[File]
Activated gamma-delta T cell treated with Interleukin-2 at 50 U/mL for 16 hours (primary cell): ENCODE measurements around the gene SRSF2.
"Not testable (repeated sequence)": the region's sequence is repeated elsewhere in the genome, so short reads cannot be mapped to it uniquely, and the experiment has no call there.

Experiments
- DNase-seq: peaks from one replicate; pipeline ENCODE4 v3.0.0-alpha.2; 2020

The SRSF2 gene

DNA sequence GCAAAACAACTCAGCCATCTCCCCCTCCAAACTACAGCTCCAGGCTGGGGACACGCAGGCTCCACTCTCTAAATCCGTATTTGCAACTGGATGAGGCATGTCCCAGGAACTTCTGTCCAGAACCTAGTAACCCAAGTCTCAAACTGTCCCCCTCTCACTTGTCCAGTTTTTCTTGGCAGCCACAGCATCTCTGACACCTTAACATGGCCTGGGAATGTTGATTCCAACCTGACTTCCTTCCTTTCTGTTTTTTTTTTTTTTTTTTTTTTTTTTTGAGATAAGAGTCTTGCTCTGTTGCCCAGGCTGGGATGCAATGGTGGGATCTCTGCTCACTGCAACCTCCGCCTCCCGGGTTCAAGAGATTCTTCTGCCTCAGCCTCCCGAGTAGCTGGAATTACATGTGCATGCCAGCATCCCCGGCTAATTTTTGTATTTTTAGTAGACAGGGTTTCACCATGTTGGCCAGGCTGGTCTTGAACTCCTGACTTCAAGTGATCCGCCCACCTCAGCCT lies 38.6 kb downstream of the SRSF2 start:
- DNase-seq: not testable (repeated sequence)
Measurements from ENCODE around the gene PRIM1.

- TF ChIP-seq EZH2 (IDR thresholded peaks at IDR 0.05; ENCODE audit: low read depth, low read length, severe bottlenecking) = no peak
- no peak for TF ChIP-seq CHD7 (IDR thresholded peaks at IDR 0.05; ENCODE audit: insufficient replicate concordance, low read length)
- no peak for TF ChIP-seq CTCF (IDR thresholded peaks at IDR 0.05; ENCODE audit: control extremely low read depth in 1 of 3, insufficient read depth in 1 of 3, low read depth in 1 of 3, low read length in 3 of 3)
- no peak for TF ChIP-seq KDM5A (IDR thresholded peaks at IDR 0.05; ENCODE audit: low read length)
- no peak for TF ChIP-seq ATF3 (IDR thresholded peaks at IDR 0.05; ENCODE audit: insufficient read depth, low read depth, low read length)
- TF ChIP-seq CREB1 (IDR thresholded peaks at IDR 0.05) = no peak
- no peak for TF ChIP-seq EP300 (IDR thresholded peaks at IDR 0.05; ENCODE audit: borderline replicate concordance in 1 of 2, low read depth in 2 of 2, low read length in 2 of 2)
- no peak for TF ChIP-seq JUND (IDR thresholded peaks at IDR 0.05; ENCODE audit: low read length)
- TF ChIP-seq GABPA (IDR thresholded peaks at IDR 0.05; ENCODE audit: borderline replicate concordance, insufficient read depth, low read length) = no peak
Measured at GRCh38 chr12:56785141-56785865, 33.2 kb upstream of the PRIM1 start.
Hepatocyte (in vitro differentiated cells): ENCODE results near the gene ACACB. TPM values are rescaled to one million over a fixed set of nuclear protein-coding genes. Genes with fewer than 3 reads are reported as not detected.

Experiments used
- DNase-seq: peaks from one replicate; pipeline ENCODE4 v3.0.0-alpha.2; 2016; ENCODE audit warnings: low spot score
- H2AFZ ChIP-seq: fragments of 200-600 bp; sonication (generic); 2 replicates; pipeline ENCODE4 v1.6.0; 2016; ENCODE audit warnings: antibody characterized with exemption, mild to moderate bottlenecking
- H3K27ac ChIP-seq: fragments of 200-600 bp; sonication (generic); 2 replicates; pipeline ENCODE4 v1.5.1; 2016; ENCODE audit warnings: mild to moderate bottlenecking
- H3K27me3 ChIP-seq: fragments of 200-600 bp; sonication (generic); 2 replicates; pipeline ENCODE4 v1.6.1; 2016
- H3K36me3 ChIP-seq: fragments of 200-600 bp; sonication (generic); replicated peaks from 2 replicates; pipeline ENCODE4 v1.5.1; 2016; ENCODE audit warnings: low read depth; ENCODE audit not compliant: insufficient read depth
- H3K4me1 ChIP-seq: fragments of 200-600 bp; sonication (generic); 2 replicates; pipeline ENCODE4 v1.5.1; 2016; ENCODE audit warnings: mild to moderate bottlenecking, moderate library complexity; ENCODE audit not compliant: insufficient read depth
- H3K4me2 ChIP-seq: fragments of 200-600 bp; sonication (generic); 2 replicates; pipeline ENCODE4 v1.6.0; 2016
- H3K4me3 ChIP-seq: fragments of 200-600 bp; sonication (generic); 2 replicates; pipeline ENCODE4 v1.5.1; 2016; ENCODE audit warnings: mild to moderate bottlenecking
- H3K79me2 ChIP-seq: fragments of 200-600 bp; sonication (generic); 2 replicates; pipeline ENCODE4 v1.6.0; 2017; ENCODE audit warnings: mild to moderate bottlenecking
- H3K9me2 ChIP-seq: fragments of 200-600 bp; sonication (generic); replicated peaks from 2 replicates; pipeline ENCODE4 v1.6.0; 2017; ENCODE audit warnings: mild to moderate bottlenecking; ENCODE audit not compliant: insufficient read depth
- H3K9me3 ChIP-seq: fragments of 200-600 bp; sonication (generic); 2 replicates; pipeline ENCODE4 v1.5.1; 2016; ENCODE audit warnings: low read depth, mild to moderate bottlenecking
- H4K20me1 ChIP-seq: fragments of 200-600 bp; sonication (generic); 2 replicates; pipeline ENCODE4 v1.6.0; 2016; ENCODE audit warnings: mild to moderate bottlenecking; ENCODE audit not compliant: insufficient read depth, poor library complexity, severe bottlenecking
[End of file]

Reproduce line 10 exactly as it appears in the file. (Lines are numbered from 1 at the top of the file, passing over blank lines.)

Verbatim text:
- no peak for TF ChIP-seq CHD7 (IDR thresholded peaks at IDR 0.05; ENCODE audit: insufficient replicate concordance, low read length)